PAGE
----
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Hungary Visa Waivers

Ambassadors listen to the speech of Senator George Voinovich during Reception Celebrating The Visa Waiver Program2/6/2009 - The American Hungarian Federation Attends Reception Celebrating The Visa Waiver Program... On February 3, the Embassies of Hungary, Latvia, Lithuania, Estonia, the Czech Republic, Slovakia, Malta and South Korea hosted a reception at the Hart Senate Office Building to celebrate the enlargement of the Visa Waiver Program (“VWP”).  The ambassadors of each country, including Hungarian Ambassador Ferenc Somogyi, greeted the guests [read more]

Pres Bush10/17/2008 - The American Hungarian Federation Participates in White House Ceremony on Hungary’s Inclusion in the Visa Waiver Program.  “I’m pleased to stand with the representatives of seven countries – the Czech Republic, Estonia, Hungary, Latvia, Lithuania, Slovakia and South Korea – that have met the requirements to be admitted to the United States Visa Waiver Program,” said President Bush at the October 17, 2008 White House Rose Garden ceremony. [read more]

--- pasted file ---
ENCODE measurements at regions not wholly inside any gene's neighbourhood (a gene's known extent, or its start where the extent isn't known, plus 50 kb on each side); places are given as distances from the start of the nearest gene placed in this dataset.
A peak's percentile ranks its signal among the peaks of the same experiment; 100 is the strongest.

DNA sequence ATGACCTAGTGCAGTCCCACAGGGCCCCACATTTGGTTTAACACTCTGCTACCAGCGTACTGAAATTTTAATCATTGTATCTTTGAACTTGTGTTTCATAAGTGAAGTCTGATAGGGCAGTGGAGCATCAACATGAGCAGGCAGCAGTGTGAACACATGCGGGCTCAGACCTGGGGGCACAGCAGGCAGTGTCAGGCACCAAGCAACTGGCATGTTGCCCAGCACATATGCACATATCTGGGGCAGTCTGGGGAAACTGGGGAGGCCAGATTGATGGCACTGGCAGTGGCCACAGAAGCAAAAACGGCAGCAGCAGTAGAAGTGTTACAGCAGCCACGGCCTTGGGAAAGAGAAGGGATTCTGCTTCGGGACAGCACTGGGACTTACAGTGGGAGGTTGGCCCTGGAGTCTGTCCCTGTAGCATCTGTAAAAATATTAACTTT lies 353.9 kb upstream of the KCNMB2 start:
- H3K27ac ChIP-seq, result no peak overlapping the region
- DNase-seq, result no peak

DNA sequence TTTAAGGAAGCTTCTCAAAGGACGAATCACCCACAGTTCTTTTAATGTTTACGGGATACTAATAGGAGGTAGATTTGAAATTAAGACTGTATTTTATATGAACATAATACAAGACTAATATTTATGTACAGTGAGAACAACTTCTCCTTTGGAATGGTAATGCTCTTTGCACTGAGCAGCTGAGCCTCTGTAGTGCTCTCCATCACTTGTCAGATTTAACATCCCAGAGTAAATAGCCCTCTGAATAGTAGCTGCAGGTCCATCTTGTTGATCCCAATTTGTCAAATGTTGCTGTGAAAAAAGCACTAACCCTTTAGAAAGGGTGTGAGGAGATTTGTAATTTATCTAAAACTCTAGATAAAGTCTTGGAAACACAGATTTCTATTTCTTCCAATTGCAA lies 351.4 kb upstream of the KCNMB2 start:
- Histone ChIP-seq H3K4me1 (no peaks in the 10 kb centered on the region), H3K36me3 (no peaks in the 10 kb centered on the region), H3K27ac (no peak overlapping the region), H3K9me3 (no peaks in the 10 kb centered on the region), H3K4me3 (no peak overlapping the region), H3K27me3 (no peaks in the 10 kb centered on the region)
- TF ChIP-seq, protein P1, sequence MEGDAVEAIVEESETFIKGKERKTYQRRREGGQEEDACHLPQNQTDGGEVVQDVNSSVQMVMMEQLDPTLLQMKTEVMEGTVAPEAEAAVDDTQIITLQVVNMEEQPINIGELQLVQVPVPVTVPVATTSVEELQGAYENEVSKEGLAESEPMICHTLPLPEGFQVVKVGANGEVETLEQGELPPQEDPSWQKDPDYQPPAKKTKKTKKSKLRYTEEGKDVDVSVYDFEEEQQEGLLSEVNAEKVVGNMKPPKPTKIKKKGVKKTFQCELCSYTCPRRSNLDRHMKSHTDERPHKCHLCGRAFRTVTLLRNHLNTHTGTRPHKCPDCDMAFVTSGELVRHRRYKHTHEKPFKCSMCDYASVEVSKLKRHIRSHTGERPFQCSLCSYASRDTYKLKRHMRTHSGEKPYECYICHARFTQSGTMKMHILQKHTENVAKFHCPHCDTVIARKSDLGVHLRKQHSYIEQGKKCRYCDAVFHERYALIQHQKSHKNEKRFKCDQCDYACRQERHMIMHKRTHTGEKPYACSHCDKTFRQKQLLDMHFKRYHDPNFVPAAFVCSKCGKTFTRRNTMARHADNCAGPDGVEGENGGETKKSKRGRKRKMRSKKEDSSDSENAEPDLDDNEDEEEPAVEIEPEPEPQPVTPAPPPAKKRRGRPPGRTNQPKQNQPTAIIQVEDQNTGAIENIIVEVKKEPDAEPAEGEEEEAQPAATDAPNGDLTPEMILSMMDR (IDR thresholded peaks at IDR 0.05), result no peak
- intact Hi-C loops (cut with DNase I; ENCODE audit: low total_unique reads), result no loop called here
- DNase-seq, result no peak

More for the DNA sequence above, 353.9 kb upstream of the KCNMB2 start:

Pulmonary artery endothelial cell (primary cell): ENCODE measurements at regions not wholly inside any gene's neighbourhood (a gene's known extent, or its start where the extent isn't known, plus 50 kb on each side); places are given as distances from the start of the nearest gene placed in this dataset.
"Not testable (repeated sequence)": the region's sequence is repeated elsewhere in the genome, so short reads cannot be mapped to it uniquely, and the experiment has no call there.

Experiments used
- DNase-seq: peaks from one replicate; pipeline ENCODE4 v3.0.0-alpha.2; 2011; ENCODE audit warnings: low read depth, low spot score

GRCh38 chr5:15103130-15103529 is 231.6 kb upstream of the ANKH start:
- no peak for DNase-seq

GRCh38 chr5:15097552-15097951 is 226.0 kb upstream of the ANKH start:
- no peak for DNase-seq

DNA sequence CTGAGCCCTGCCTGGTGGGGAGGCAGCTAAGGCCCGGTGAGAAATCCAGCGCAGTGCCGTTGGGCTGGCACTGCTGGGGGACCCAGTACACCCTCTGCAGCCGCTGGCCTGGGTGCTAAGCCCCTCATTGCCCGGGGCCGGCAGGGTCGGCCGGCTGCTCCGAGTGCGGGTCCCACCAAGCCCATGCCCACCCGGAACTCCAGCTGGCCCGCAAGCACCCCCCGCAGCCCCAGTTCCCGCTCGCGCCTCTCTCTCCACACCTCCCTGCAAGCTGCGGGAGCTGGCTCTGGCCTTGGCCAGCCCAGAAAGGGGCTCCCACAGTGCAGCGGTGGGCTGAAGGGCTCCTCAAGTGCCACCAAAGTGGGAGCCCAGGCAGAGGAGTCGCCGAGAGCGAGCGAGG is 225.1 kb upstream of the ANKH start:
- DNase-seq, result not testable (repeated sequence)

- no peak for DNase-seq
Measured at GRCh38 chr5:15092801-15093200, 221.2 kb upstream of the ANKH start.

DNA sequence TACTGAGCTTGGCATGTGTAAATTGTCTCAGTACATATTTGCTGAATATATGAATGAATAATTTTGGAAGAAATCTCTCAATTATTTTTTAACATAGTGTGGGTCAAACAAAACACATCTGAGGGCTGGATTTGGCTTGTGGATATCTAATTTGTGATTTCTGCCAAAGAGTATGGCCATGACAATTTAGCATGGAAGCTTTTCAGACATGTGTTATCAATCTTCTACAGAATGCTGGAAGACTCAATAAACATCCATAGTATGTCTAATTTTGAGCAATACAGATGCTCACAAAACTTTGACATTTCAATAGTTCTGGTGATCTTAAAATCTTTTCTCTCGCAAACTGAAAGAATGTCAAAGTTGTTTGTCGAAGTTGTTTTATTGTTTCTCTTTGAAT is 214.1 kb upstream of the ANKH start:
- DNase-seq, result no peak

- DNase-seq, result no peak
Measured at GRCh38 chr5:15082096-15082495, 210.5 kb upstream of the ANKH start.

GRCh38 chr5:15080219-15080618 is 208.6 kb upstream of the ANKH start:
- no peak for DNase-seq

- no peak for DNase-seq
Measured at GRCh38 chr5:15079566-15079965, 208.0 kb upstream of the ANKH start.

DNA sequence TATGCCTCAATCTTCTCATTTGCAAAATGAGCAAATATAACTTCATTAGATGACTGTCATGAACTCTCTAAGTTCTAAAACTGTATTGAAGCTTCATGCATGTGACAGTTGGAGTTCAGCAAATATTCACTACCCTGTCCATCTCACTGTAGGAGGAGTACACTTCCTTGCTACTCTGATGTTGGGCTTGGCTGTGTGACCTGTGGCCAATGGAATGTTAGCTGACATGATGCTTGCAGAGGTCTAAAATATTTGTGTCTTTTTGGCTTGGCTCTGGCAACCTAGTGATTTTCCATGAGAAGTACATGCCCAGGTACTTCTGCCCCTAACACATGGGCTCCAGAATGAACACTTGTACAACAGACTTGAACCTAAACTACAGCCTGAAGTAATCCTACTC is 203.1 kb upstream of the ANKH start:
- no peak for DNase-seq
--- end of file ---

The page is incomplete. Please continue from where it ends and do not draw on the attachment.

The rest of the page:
Richard Danzig, Lee Feinstein, John Lehman. American Hungarian Federation Raises Visa Waiver at America Abroad Media Town Hall Meeting: "Foreign Policy and the Presidential Election: America's Image in the World"4/7/2008 - American Hungarian Federation Raises Visa Waiver at America Abroad Media Town Hall Meeting: "Foreign Policy and the Presidential Election: America's Image Problem" (Washington, D.C.)  The American Hungarian Federation attended a special town hall discussion, presented by WAMU 88.5, America Abroad Media, and The American Interest magazine, and senior foreign policy advisors from the presidential campaigns of Senators Hillary Clinton, John McCain, and Barack Obama.  The participants discussed strategies for improving America’s standing abroad. [read more]

Hungary and the United States Sign Visa Waiver Agreement3/24/2008 - Hungary and the United States Sign Visa Waiver AgreementOn Monday, March 17, 2008, Hungary, Slovakia and Lithuania signed a Visa Waiver Program memorandum of understanding with the United States.  This agreement is intended to pave the way to help the three countries qualify for visa waiver free travel to the United States later this year. Hungary has become the latest former Soviet-bloc EU member to sign a deal to secure its citizens visa-free travel to the United States, the MTI news agency reported Friday.

The protocol agreement was signed in Washington. "Hungarians can start going to the United States without a visa from autumn," Hungarian Interior Minister Tibor Draskovics said. The minister added that the Hungarian parliament still had to ratify the deal.